Then from 2009 when we visited the MLK Historic Site in Atlanta:
From the cemetery we went to the Martin Luther King National Historic Site. This is a cluster of buildings erected next to the new Ebeneezer Baptist church, across the street from the historic original, and down the street from the nice Victorian where Dr. King was born in 1929.
Martin Luther King Jr’s boyhood home in Atlanta, Georgia
The first building holds excellent exhibitions on MLK and his historic context. There was a room containing the mule cart that carried Dr. King’s casket during his funeral procession, plus all the dry official documents that were issued upon his death “by gunshot wound to thorax.” Such a simple stark phrase to sum up not just the death of a man but what seemed at the time to be the death of a dream, of justice itself. The exhibit also had letters sent by children to Dr. King’s children after his death. One in particular was a drawing of three kids, all sad faced and crying, and underneath it read, in tipply child’s handwriting, “Sorry about your daddy.”
Across the street is another visitor’s center which contains Dr. King’s Nobel Peace Prize, plus other mementos and artifacts of his life, including his minister robes, his toiletries, a case of cufflinks, and a very, very well thumbed Bible. There are also copies of books he read on Gandhi, and a room devoted to that other messenger of peaceful protest and justice.
Martin Luther King Jr’s Nobel Prize
Out front is Dr. King’s tomb, a shining white sarcophagus set in a placid lake of blue water.
Martin Luther King Jr.’s Tomb.
There is nothing we can say about that.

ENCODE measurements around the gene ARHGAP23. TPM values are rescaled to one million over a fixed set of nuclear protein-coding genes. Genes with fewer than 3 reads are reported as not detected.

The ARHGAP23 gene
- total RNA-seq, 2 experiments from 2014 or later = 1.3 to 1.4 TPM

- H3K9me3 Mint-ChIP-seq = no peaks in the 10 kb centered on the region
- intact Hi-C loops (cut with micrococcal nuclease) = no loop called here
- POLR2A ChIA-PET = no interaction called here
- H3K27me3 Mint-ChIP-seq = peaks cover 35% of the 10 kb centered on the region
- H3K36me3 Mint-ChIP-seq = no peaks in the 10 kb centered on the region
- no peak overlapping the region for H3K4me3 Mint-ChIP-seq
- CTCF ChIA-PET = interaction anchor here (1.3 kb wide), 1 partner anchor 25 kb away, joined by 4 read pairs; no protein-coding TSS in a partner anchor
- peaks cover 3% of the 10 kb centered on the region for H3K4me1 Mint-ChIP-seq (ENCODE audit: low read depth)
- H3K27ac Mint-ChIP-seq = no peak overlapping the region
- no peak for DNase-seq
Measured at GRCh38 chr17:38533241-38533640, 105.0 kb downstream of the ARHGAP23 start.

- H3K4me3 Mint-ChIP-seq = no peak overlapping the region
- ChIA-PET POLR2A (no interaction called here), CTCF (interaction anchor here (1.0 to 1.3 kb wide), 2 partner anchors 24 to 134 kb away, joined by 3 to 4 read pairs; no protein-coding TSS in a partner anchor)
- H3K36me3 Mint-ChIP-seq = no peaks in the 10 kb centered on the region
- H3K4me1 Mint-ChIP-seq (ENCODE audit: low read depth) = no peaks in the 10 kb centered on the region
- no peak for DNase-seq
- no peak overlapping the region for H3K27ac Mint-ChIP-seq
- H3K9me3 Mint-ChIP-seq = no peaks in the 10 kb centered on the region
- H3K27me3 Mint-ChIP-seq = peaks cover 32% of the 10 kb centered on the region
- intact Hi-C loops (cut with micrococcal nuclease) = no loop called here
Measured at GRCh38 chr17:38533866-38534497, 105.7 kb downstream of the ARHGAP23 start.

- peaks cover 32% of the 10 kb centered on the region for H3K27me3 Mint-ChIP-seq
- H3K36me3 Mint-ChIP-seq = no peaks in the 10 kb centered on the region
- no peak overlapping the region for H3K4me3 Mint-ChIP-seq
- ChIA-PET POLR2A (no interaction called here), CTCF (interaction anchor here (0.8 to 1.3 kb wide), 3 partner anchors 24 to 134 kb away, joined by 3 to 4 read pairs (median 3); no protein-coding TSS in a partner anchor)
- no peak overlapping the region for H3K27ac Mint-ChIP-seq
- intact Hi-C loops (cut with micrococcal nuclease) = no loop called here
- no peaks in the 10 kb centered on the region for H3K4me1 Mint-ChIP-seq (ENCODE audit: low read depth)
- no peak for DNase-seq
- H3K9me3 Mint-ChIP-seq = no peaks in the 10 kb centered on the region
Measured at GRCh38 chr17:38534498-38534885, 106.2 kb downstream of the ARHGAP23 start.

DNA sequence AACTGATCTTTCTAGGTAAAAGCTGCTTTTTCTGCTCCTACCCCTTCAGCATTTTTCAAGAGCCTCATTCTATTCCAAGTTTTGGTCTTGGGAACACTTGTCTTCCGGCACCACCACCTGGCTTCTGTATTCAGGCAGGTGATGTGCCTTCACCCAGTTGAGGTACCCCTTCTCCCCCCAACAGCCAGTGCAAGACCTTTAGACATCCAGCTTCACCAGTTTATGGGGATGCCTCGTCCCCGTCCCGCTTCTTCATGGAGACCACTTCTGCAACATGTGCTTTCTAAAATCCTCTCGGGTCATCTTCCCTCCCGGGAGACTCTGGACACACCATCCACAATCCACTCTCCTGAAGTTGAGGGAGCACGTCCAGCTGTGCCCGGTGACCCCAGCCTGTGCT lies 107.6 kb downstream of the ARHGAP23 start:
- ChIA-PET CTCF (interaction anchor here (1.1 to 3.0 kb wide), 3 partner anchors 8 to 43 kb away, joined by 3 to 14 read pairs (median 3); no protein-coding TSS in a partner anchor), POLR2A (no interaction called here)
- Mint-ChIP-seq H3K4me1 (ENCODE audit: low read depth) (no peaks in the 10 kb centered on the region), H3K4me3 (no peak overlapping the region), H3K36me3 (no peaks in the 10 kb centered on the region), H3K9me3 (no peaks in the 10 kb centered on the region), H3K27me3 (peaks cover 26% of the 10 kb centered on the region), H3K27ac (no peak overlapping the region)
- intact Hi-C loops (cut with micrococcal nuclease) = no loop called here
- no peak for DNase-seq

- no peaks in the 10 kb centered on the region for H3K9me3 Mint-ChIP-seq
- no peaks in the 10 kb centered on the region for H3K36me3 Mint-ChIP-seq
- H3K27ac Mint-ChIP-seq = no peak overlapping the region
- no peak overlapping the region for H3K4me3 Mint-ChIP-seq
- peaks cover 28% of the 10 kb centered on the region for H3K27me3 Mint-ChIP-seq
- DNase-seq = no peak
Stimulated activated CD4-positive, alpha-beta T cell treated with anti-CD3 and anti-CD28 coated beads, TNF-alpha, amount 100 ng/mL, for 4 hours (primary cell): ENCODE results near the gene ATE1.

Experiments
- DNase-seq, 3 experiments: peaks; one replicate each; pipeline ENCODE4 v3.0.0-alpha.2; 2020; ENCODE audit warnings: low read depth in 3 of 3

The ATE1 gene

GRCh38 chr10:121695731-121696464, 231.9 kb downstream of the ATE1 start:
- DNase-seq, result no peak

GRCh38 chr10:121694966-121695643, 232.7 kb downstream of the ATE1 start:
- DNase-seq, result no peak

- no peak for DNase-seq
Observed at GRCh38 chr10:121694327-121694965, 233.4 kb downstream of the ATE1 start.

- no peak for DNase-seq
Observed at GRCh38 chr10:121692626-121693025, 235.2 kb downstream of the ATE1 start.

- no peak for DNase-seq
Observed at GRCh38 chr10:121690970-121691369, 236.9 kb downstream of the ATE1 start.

Except; that tomb, and the toppled statue pictured here may be the iconic starting images for what we think is emerging as the theme of this trip; endurance and resilience. Anything from minor adversity to catastrophe can topple and break plans and lives, and it seems impossible to piece it together again afterward. And yet; Sherman marched through Atlanta and left it in ashes and here it is, alive. Dr. King is tragically, senselessly murdered, and here we are, this same night, about to see a black man accept the nomination as the Democratic candidate for President of the United States. It’s forty years later, and that’s much too long, but it happened, what surely on April 4, 1968 seemed utterly hopeless.
We didn’t know that today was the 45th anniversary of the I Have a Dream speech, but it’s appropriate; we went through exhibits on what brave people did in the face of crushing odds, and tonight a part of their dream is being realized. We honor their legacy when we endure despite our own stumbling blocks, no matter how destructive they are. We don’t want to insert ourselves into history, but being here today on this day, Obama, 45th anniversary, our own journeys, felt serendipitous, and moved us profoundly.
And remember the compassion of the letters from the children; if one generation fails, perhaps the next one can succeed.
Finally this, from 2006 and our stop at the Lowndes County Interpretive Center, located along the Selma to Montgomery march route:
And then there was this quote in that tremendous video from Martin Luther King Jr. himself: “If you can’t fly, run. If you can’t run, walk. If you can’t walk, crawl. But by all means, keep moving.” That’s the lesson we are trying to take from all of this; sometimes, it’s all so huge, what needs to be done, but you do what you can… just keep moving.